“It’s frustrating, because this is the time of year guys need to score,” Ducks forward Andrew Cogliano said. “In the season, they played the puck-possession game, but we got timely goals and beat them. Now, they’re getting the timely goals and we’re not putting them in the back of the net.”
The primary reason for that is because the front of that net is occupied by Kings goalie Jonathan Quick, the Stanley Cup winner of 2012 who stopped 36 shots Monday in the Kings’ sixth consecutive playoff victory.
Helene Elliott: Alec Martinez is solid in Kings’ 3-1 victory over Ducks
Without defensemen Willie Mitchell and Robyn Regehr, who are sidelined by injuries, every Kings defender who can stand upright has had to play pressure minutes and give a bit more than he has before. Maybe more than any of them knew they could give.
Martinez, paired on Monday with veteran Matt Greene, exemplified that effort in his 18 minutes 21 seconds on the ice.
Anze Kopitar spotted Gaborik moving up ice quickly and gave him a pass in stride. Gaborik got an angle on Ducks defenseman Ben Lovejoy and moved in to terrorize goalie Hiller once again, snapping a quick wrist shot by him.
One shot. One goal. Thirty-four seconds in and the Kings jumped out 1-0 thanks to Gaborik’s sixth goal of the playoffs and third in a span of 12 minutes, 48 seconds.
Mark Whicker: Gritty Kings keep Ducks on their heels
They were given credit for 12 shots on goal in a second period in which the Kings basically got inside the Ducks’ tattoos. Jonathan Quick did stop Devante Smith-Pelly on a reasonably tough chance, but he could have updated his playlist the rest of the period, so routine was his workload. The Ducks could not make a pass that wasn’t ticked or nicked by a Kings’ stick, and they were kept far away from Quick, like fans behind a velvet rope.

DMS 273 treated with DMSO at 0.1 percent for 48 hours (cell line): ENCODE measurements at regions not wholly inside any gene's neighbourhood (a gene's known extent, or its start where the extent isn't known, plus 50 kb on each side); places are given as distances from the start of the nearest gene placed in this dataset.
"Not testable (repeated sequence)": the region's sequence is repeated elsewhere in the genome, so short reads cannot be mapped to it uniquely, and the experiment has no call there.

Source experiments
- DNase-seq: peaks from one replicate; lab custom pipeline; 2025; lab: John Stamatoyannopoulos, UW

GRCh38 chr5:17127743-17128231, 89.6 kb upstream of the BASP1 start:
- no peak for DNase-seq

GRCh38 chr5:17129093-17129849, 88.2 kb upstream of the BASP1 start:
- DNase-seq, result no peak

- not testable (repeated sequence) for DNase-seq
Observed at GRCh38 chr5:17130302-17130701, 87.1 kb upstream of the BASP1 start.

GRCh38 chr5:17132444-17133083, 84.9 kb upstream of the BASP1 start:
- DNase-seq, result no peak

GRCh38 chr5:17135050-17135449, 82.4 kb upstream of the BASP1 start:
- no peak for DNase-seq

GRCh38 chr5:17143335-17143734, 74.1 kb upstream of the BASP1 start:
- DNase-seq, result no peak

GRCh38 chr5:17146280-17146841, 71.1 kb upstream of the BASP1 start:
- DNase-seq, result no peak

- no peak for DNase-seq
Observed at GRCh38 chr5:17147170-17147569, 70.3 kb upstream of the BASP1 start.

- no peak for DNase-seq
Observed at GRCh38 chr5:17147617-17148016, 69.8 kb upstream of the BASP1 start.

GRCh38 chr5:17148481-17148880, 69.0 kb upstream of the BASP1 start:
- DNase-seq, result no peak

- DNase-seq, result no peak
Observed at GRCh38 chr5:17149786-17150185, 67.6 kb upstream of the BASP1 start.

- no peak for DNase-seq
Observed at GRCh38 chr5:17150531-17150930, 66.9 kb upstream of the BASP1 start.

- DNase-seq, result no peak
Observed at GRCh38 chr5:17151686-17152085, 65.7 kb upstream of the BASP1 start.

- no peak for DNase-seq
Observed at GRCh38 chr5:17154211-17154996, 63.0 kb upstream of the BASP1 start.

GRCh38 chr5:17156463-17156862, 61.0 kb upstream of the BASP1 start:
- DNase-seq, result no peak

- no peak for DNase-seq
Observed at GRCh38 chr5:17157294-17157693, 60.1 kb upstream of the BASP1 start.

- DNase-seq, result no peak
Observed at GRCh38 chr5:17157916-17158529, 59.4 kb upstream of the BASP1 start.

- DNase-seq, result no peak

A snapshot of that second period was Perry, crossing the blue line and seeming to find at least the rumor of some space … and then turning and running smack-dab into Trevor Lewis. The two collided and Perry slowly went to the bench, yearning for bigger ice or at least a smaller opponent.
Pierre LeBrun: Quick leads road-warrior Kings
Sutter also didn’t overburden superstar blueliner Drew Doughty, who played 26:25, pretty much his normal fare. Sutter said after a grueling seven-game series versus San Jose and then two games in three days at Honda Center to open this round, he felt it important to try to play four lines and three defense pairs Monday night, spreading the minutes as much as possible.
By taking a 1-0 lead 34 seconds into the game on Marian Gaborik’s breakaway goal and then a 2-1 lead at 12:07of the first period on Alec Martinez’s goal, the Kings were able to play with a lead most of the night, which allowed that kind of rotation with his lines.
Curtis Zupke: Gaborik, Quick lead Kings to sixth straight win
Frustration was evident in the Ducks dressing room for a team whose strength is offensive depth.
“I’m ticked off right now,” Ducks captain Ryan Getzlaf said. “We’re in playoff time right now. There are no excuses for anything. We have to be better, I have to be better, and I expect our group to respond.”
Corey Masisak: Kings’ Doughty roughed up, but excels anyway
Doughty is always going to be the target of physical play. Few players in the League can skate with him or can compete with his stamina, so one way to try and slow him down is with brute force.
Given that Los Angeles is already short two top-six defensemen, the Ducks may have put a little extra emphasis on hitting the guy wearing No. 8 as well.
SB Nation – ANAHEIM CALLING
Chris Kober: Worst Possible Start Leads to 3-1 Loss in Game 2
For some reason the Daryl Sutter was content to let his team sit back and let the Ducks come at them for the entire third period, rather than their normal method of playing keep away to kill the clock on a lead in the third period. There was a push from the Ducks and there were rebounds to be had, but due to good control by Quick and good positioning by the collapsing defense never fell to a Duck’s stick